p081ypmv.jpg


In July 2019, a bare-chested, pony-tailed man turned up at a vegan market in London, and began snacking on a raw squirrel. In video footage of the bizarre incident, the pro-meat protester can be seen clutching the animal’s limp, furry body – sans head – while a stunned crowd waits for him to be arrested. His mouth is encrusted with blood. At one point, a passing onlooker asks “Why are you doing this?”

This, it turns out, is a deceptively tricky question to answer.

As the popularity of vegan life continues to gather pace, a tide of vitriol has risen. To eat meat, or not to eat meat: the question has become a battleground, with passionate carnivores and vegan activists deploying some deliciously headline-grabbing tactics. There have been pig robberies. There have been defiant public carvings of deer legs. There have been nude protesters smothered with fake blood. There have been provocative sandwiches.

Though it’s natural for people to disagree, the passionate rage – and even mild irritation – that veganism stirs up seems to defy rational sense. Research has shown that only drug addicts face the same degree of stigma – and the least popular vegans of all are those who cite animal cruelty as their reason. Given that most of us would probably like to see less suffering in the world, why is there such resentment towards those who do something about it?

Read more from The Vegan Factor on BBC Good Food

If you dare to ask, veganophobes have plenty of reasonable (and not-so-reasonable) sounding explanations at the ready. First up there’s the hypocrisy argument – the idea that vegans have blood on their hands, too – in the form of plant massacres, the environmental cost of avocadoes, and all the field mice killed while harvesting crops.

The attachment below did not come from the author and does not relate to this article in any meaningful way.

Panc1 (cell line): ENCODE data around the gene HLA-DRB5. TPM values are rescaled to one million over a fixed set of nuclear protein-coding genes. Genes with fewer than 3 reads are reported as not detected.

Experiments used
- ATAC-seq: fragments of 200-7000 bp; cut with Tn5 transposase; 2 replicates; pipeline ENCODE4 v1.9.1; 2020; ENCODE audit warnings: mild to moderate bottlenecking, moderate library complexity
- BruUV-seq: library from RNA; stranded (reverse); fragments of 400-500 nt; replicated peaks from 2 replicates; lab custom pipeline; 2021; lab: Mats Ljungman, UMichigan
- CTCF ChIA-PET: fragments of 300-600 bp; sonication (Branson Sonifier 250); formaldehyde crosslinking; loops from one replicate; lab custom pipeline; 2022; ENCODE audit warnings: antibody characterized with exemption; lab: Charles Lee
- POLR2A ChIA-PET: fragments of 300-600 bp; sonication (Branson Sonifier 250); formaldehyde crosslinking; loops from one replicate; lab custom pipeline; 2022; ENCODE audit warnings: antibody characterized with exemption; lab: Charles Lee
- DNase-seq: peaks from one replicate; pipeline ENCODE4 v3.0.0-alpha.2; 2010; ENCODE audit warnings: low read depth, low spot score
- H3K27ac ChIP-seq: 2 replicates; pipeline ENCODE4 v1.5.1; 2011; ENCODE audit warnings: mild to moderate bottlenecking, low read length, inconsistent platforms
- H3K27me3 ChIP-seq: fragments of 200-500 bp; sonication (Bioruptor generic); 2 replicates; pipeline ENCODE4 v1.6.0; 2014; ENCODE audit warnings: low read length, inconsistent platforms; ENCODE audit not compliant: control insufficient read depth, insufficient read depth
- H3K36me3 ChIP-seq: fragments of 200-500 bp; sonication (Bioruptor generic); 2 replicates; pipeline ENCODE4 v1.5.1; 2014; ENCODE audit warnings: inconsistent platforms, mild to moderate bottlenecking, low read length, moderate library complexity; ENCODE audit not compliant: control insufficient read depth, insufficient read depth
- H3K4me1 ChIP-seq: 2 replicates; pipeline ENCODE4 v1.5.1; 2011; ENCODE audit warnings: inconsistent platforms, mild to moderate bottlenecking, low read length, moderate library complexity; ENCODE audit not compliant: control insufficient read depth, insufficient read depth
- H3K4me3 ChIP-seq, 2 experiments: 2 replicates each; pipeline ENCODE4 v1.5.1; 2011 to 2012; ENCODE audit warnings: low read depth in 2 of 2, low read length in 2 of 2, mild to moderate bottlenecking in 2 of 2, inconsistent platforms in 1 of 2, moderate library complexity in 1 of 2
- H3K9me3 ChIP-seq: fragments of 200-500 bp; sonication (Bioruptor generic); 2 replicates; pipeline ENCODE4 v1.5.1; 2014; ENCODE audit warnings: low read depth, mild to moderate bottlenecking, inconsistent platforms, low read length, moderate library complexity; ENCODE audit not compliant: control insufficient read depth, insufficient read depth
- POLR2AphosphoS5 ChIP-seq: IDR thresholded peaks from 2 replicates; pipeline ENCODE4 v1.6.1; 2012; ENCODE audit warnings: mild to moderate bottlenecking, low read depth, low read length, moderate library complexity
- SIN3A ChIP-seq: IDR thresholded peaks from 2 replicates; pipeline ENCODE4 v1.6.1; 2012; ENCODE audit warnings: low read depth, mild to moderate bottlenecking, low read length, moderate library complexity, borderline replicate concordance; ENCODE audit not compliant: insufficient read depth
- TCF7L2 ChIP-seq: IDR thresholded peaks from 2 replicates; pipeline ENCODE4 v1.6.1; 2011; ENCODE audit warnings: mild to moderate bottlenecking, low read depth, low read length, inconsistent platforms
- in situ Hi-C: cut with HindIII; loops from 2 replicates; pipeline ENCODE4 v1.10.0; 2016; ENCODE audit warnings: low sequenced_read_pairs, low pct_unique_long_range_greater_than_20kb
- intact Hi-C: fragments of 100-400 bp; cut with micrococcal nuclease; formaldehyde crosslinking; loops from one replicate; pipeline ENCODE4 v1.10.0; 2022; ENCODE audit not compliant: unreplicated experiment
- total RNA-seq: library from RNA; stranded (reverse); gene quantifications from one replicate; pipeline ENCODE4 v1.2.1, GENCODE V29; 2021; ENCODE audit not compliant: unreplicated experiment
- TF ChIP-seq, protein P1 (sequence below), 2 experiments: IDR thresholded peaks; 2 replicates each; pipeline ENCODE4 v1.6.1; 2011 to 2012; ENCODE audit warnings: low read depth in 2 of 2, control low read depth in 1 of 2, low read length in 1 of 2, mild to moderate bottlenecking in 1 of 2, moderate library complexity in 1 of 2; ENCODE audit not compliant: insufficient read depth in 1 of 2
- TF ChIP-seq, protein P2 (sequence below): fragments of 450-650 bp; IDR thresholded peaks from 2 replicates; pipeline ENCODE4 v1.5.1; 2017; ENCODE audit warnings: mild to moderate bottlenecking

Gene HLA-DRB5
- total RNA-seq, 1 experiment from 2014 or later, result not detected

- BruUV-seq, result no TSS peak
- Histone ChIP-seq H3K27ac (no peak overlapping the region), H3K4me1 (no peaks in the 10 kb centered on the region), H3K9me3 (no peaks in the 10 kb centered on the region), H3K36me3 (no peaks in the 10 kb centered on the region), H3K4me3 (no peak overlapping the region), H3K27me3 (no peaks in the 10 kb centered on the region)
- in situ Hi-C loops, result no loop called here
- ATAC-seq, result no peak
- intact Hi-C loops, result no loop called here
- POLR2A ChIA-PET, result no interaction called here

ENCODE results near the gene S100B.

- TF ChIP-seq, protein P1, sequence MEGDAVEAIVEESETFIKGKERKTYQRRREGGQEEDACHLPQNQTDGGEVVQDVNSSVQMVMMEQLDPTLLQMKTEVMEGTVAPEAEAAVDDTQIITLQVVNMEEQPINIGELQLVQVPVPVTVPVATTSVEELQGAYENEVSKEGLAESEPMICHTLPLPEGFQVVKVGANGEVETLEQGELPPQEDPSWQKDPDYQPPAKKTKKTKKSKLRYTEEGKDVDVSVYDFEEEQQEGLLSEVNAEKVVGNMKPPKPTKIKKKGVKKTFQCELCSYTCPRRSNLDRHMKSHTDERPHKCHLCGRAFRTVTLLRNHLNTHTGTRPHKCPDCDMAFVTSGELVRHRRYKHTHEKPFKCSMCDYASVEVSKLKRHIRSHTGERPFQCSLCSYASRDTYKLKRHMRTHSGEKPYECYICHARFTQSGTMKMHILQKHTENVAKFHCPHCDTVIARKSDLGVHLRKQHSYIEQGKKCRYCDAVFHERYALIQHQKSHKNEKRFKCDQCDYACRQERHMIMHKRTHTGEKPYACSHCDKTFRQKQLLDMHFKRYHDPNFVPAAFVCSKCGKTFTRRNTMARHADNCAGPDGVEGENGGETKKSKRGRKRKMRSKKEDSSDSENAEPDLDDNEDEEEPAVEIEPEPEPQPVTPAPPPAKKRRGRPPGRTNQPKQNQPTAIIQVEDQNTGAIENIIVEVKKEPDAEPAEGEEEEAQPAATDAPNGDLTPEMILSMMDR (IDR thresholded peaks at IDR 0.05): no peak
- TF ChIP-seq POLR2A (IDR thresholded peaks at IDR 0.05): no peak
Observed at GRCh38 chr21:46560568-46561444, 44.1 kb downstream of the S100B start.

But even when vegans are consistent, this also seems to fuel their bad publicity. In the UK, a campaigner recently caused a stir when he revealed that he won’t use public transport, in case it runs down any unfortunate insects.

Other popular arguments include the perception of vegans as over-smug – as the joke goes, “How do you recognise a vegan at a dinner party? Don’t worry! They’ll tell you!” – and over-zealous; a rapper recently cancelled a gig after the singer Morrissey insisted on an all-out meat ban at the venue. On forums, vegans face bizarre accusations like “only psychopaths like vegans enjoy tofu bacon”.

But are these really the reasons that people hate vegans? Not everyone is convinced. Some psychologists take another view – that far from being driven by factors within our conscious awareness, the widespread resentment we have for vegans is down to deep-seated psychological biases.



Source link

About the Author:

Leave a Reply